I got a call from a friend explaining that he had just drafted a will on, and was wondering if I would take a quick look at it.  He said he would just feel better if I would glance at it for him.  This is actually a call I’ve gotten a few times.  It’s always an awkward conversation.  The truth is, I know what he expected.  He honestly, and with completely good intentions, expected me to say “You bet! No problem!”  He then expected I would take 5 minutes, skim over it, and say something like, “Yep, that’ll work!”

Instead, in as gracious a tone as I could, I explained that the problem is that I could draft him a new will in far less time than I could review the will that he created on Legalzoom.     

Lawyers just can’t glance at important legal documents and give you an opinion.  Sure, we can have a “cocktail party” discussion about a legal matter, and maybe even give an off-the-cuff opinion – but when it comes to giving you actual legal advice, particularly legal advice you will likely rely upon, we just can’t.  When I review a document for a client – whether it’s a will, recording agreement, or whatever – I read every word.  Every. Word.  I can’t afford not to.  And truthfully, my clients, and even my friends, can’t afford for me not to either.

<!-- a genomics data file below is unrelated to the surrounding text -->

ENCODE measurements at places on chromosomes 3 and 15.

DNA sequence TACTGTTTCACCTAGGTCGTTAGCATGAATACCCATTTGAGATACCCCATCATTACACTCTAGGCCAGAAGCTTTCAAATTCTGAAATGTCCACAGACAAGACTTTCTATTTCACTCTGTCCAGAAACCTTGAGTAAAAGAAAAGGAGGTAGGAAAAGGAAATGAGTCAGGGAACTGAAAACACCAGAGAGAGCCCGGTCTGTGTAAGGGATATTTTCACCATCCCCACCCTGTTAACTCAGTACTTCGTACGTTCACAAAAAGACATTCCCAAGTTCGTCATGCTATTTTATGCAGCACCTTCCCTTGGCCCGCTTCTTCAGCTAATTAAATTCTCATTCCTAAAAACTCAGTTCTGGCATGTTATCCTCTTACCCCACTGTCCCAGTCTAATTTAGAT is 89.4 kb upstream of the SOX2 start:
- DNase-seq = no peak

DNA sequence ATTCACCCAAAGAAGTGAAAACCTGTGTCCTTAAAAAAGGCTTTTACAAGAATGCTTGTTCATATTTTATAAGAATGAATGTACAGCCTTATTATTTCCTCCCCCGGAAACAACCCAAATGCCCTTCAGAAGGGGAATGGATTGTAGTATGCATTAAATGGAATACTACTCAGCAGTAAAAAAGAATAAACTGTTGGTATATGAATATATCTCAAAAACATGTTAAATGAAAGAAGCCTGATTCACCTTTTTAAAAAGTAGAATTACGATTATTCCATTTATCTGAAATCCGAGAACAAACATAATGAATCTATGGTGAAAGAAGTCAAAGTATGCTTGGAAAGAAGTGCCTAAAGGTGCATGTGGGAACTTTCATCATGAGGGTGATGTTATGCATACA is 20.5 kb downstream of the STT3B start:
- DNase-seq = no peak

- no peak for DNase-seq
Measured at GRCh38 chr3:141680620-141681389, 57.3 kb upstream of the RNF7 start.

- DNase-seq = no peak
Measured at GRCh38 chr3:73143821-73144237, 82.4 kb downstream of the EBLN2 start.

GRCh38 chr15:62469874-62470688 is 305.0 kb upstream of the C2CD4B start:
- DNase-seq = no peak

There is, of course, the other issue of relying on an online software program to draft your will.  As you would imagine, I’m not too keen on this idea.  But, not for the reasons you might expect.  Wills are technical, legal documents with enormous importance.  If not done properly they can really cause problems.  I just have serious reservations about blindly trusting a software program to generate such an important and technical document.  Not to mention, there are certain formalities surround the signing of a will that could invalidate a will if not properly performed.

Here’s the shameless plug.  If you need a will – and you do – call us.  Not Legalzoom.

ObservationsKurt Beasley